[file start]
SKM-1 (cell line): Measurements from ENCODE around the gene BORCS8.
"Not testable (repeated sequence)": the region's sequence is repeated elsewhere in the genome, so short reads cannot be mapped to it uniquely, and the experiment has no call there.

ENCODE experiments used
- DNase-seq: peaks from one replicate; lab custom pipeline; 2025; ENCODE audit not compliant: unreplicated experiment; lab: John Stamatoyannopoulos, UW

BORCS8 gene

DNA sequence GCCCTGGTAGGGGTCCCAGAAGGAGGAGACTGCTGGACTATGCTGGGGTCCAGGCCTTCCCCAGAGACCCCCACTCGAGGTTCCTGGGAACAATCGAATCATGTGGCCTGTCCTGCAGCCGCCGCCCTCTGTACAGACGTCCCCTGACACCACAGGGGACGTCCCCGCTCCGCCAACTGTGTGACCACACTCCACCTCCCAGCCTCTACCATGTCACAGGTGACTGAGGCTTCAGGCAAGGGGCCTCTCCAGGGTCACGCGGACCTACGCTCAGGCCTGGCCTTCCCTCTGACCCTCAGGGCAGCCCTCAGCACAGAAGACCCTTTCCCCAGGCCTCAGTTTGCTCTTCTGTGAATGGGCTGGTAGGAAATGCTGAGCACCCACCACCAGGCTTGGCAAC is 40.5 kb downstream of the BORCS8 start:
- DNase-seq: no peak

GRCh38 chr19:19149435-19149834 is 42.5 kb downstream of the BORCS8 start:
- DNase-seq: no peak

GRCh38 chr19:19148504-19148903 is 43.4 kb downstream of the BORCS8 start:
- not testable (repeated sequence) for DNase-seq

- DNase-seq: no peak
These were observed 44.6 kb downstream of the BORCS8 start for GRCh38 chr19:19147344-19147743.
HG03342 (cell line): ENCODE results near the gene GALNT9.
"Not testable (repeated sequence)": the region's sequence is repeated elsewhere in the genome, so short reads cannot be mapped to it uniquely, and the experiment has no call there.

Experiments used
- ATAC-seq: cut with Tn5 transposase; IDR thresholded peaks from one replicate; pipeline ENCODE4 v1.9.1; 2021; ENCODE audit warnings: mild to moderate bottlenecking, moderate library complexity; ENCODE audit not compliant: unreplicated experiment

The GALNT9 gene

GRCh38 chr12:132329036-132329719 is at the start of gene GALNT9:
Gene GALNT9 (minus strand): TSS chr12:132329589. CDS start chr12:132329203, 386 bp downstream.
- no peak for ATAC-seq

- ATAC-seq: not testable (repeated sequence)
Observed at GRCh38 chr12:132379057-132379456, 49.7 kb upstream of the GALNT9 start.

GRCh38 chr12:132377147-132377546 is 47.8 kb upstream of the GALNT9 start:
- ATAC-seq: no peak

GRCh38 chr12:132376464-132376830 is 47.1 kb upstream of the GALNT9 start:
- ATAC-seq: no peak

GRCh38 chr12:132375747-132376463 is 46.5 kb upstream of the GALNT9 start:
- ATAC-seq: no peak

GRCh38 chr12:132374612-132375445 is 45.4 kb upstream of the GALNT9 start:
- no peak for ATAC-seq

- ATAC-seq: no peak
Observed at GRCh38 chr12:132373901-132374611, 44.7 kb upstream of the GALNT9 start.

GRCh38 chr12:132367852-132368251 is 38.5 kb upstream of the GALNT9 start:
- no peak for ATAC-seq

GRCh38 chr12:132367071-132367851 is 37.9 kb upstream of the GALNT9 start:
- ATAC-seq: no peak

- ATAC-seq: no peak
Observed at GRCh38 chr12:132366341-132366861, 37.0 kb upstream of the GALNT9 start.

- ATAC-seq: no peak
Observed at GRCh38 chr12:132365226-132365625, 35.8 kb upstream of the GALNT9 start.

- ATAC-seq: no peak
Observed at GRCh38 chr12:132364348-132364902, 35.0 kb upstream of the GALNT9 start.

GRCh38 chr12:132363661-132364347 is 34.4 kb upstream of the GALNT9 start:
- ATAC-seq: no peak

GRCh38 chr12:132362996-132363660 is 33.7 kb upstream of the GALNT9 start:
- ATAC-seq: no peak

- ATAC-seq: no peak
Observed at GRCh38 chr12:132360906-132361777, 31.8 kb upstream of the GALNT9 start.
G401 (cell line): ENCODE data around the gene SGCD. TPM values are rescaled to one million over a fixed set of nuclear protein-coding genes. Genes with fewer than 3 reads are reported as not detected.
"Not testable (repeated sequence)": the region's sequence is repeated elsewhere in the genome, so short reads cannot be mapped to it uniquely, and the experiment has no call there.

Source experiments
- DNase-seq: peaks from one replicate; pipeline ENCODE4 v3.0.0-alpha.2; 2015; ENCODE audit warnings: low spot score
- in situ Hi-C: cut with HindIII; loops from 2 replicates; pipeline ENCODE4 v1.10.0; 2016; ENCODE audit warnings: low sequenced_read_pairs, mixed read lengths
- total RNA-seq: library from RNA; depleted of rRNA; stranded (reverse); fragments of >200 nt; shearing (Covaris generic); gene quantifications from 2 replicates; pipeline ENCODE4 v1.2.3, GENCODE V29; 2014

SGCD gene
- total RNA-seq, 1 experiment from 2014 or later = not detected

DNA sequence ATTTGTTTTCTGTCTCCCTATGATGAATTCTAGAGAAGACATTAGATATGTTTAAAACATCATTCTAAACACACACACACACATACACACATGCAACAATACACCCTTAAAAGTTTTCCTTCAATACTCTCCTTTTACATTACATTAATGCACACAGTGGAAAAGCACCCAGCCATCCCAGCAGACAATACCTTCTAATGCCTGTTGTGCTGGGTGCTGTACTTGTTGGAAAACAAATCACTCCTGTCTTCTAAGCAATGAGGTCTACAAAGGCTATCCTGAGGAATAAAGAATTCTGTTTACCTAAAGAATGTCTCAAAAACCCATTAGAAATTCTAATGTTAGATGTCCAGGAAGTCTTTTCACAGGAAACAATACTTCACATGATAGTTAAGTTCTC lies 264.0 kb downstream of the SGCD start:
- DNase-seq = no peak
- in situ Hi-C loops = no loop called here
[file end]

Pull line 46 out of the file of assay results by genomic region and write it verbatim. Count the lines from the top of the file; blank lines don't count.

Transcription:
GRCh38 chr12:132362996-132363660 is 33.7 kb upstream of the GALNT9 start: